The two main factors that predict the cost and length of your case are the complexity & level of conflict. You can read about determining your level of conflict HERE.
Complexity in a family law case means how complicated are the issues that are going to be decided? Here are some generalities about complexity:
- Divorces are more complicated because they involve the division of marital property.
- Divorces with a lot of money and things like businesses are more complicated than other divorces.
- Original child custody cases (the first time a child custody case is filed, whether in a divorce or otherwise) are more complicated than modifications.
- Child custody cases with two functioning parents are less complicated than ones where one or both parents are impaired.
You could look at case complexity on a scale. Here is how we would add those up:
- For divorces, add 3 points.
- For divorces with over $1M in assets or a business, add another 3 points.
- For an original child custody case (including a divorce), add 1 point. For a modification, subtract 1 point.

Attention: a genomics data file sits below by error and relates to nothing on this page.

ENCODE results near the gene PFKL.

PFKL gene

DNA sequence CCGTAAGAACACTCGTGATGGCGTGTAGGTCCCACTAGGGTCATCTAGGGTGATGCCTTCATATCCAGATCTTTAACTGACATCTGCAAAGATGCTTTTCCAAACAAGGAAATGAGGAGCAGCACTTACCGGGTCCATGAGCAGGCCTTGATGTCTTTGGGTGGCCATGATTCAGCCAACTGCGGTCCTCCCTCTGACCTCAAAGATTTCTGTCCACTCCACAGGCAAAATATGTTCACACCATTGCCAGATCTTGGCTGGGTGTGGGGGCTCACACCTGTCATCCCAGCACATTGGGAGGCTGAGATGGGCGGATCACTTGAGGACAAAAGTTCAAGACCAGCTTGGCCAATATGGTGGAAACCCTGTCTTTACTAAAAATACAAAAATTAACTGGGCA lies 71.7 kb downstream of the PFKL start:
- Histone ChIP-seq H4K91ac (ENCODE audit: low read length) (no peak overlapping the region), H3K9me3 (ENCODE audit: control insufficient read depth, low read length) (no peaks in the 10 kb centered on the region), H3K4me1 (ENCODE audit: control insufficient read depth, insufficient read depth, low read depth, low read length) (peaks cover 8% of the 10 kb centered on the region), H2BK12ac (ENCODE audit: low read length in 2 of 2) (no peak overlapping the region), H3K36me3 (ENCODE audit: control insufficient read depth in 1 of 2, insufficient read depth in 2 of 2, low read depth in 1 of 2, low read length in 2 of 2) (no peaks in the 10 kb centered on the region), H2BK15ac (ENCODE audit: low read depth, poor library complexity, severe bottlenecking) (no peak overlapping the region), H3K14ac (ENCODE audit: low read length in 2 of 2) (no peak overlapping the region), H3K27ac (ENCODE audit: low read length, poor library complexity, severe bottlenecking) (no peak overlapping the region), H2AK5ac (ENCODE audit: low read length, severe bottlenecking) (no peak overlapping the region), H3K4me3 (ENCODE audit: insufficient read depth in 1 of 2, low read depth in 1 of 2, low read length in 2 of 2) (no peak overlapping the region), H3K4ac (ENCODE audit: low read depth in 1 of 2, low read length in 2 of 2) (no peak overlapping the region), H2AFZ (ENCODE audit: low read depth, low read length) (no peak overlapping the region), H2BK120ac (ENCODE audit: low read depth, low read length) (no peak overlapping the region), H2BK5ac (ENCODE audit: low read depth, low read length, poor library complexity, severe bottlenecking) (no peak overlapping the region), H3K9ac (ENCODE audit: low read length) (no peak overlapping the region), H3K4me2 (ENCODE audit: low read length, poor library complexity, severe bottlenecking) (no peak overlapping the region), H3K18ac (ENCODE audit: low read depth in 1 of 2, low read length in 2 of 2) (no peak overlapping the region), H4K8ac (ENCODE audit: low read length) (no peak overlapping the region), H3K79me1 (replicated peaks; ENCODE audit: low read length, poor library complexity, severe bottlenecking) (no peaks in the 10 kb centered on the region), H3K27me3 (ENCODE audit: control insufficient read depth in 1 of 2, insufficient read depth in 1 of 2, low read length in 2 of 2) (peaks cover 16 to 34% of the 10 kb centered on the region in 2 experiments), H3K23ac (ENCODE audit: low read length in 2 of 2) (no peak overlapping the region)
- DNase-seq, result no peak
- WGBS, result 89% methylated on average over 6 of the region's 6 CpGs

- If one parent is alleged to be impaired, add 3 points. If both parents respect each other and are acknowledged to be good parents, subtract 2 points. “Impaired” means they are alleged to have a substance abuse, mental health or other serious problem that interferes with their ability to parent normally.
- Special circumstances should add another 2 points. Examples of these include: hiding money; special needs children;
Scoring these totals I would say this:
0-2 points: Very Low Complexity; You agree on a most issues; must several minor ones remain.
3-5 points: Moderate Complexity; You and the other party agree on some issues; but have important disagreements on at least one important issue.
6-8 points: High Complexity; You don't agree on much, and certainly not on at least one important issue. There are hard feelings.
9+ points: Very High Complexity; There are important issues that you very much disagree with the other parent about, combined with hard feelings on both sides.
Now that you understand how we examine complexity, use our Case Budget Calculator to help you determine the cost of your case.